Lineup: Inga Rumpf: lead vocal, acoustic guitar, percussion Adrian M. Askew: keyboards, vocals Alex Conti: guitars, vocals Karl-Heinz Schott: bass Ringo Funk: drums, percussionAtlantis was not only the name of the legendary island, the famous Greek author Plato mentioned, but also the name of a band formed by ex-Frumpy musicians Inga Rumpf, Jean-Jacques Kravetz and Karl-Heinz Schott, in late Summer, 1972.
The initial line-up included guitarist Frank Dietz and ex-Emergency drummer Curt Cress (later with Triumvirat, Passport).The band played a few live gigs in Germany before they recorded their debut in London’s Island Studios. The US magazine, Cash Box, compared Atlantis with the Doobie Brothers and praised Inga Rumpf’s blues-tinged voice. Shortly before the group went on a four week tour of England with Procol Harum, Traffic, Vinegar Joe and the Sharks, Cress and Dietz left and were temporarily supplanted by Udo Lindenberg and George Meier. After the tour, Atlantis recruited Dieter Bornschlegel (ex-Traumtorte) on guitar and Ringo Funk (ex-Jeronimo) on drums as new permanent members.Rumpf and Kravetz remained the artistical nucleus of the band. Said Kravetz: “Inga determines this band like Rod Stewart & the Faces, her voice makes our image.” Atlantis’ second album “It’s Getting Better” was even more determined by Inga Rumpf’s preference for black rhythms: “I always took a special liking in blues, jazz and soul music, and, since I’m writing most of the songs, this influence is decisive in our music.” Melody Maker “recommended” the second album and Sounds attested the band to be “the most English of all German groups”.After the gig at the Paris’ Olympia, Atlantis went, again, on a four week tour of England, which included a performance at the rock show, “Old Grey Whistle Test”. During this tour, Kravetz left the band and had to be hastily replaced by Rainer Schnelle (ex-Family Tree).At the end of 1973, Atlantis was among Germany’s three most popular German rock groups, according to a Musikmarkt poll.Half a year later, the line-up changed again. Schnelle and Bomschlegel were replaced by English keyboarder Adrian Askew and ex-Curly Curve guitarist Alex Conti.Both were featured on the third LP “Ooh Baby”. Seven of the ten songs were written by Askew/Conti, while Rumpf only had three of her compositions on the album. The result was a “spicy funk album” (Musik Express) with a “bunch of Germany’s best soul” (Sounds).Atlantis was at its best on stage, which was proved by a double album recorded live at the Hamburg Fabrik from 1973 – 1975.In Summer 1975, Atlantis went on tour in the States, mostly as opener for Lynyrd Skynyrd. After the tour, guitarist Alex Conti was fired and went on to play with Lake. The new line-up was completed with former guitarist Frank Dietz and as second guitarist Rainer Marz.The rockier American influence was noticable on Atlantis’ fourth LP “Get On Board”, but the LP and the following tour failed to have commercial success. Concequently, Inga Rumpf and Karl-Heinz Schott announced their departure in January 1976.After the split, the album “Top Of The Bill” with unreleased studio recordings from December 1975 and March 1976 was released. On February 23, 1983, the original line-up reunited for a revival concert in the Hamburg Fabrik and received standing ovations.Courtesy of Rock Musik Lexikon Christian Graf/Ulf Marquardt Taurus Press 1991 Repertoire Records CD: RR4145-WP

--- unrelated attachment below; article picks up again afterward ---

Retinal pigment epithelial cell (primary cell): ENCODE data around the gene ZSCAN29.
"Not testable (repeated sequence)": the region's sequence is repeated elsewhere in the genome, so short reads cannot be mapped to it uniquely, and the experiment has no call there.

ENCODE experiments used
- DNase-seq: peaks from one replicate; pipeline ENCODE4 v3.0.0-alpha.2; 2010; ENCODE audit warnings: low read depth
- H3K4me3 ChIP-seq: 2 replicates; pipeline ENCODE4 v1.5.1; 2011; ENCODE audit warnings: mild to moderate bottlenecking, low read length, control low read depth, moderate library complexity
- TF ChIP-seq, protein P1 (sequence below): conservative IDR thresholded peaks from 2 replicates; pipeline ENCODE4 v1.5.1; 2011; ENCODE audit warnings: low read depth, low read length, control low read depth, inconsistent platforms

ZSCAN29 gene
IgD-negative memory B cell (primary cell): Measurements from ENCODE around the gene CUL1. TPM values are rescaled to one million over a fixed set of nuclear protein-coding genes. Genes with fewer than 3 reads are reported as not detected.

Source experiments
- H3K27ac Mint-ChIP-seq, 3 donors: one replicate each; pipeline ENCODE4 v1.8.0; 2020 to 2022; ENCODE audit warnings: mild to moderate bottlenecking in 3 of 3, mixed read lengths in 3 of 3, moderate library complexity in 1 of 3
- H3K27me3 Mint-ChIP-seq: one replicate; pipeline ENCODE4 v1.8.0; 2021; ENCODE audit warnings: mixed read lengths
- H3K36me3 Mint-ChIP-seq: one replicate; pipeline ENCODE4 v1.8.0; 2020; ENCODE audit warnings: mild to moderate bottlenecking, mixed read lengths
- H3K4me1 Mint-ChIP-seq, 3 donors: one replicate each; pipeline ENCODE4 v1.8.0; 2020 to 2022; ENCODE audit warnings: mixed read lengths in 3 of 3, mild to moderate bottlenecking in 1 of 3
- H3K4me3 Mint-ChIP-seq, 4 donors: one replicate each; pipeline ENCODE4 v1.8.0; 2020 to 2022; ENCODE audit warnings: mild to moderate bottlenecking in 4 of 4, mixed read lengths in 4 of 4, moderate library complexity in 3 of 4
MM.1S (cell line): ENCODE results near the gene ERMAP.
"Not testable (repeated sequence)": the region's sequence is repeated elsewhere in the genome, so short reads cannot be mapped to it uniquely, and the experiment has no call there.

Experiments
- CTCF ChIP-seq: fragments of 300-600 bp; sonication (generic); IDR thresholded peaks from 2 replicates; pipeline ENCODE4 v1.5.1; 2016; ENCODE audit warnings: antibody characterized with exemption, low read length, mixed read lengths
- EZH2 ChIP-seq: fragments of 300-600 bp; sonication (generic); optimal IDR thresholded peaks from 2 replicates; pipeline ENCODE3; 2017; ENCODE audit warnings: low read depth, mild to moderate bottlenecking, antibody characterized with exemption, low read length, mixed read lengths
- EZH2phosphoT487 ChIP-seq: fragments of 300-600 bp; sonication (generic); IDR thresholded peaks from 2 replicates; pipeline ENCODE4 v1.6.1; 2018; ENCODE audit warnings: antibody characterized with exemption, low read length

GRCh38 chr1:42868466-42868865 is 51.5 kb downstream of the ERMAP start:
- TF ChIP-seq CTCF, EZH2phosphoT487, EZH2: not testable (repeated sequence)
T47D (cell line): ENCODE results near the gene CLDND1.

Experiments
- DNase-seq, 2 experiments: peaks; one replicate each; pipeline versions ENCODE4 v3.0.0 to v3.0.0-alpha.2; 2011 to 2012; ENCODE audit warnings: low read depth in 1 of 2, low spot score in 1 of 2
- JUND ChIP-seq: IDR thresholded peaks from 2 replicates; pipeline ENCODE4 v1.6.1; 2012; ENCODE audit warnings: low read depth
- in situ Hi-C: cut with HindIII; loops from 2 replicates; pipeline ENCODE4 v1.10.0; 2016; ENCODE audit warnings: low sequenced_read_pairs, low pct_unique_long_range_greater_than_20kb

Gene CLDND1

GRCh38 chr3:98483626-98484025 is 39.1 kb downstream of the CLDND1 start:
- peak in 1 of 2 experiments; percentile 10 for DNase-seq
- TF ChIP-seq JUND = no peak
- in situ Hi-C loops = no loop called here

Raymond Gomez – Volume
When listening to Volume, it soon becomes evident that Ray Gomez gets more soul, more feel, and more tone, than any other guitar player on the planet. Add in impeccable placed notes with “Albert King-like” timing, the album represents guitar playing that is hard to beat. Something else that needs to be said, Ray “rocks”. He is very keen on the groove within a song. Besides blistering leads, Ray keeps funk and rock groove rhythm in his playing. One could listen to Blues for Mez or West Side Boogie and say, “Well, there’s killer blues being played, funk being played, and a steady rockin’ groove. In essence, Ray Gomez is nothing short of a powerhouse. He gets more out of a guitar than is almost humanly possible, yet he does not overplay. Ray has the uncanny ability to play exactly what is needed for a song, yet with innovation, feel, and soaring power. U.S.A. is actually my favorite song on the record. It also establishes another front — that Ray is a damn good song writer and composer. Volume is a hidden gem that needs to be rediscovered. It’s still relevant and fresh today as it was when first released. Charles Wilson
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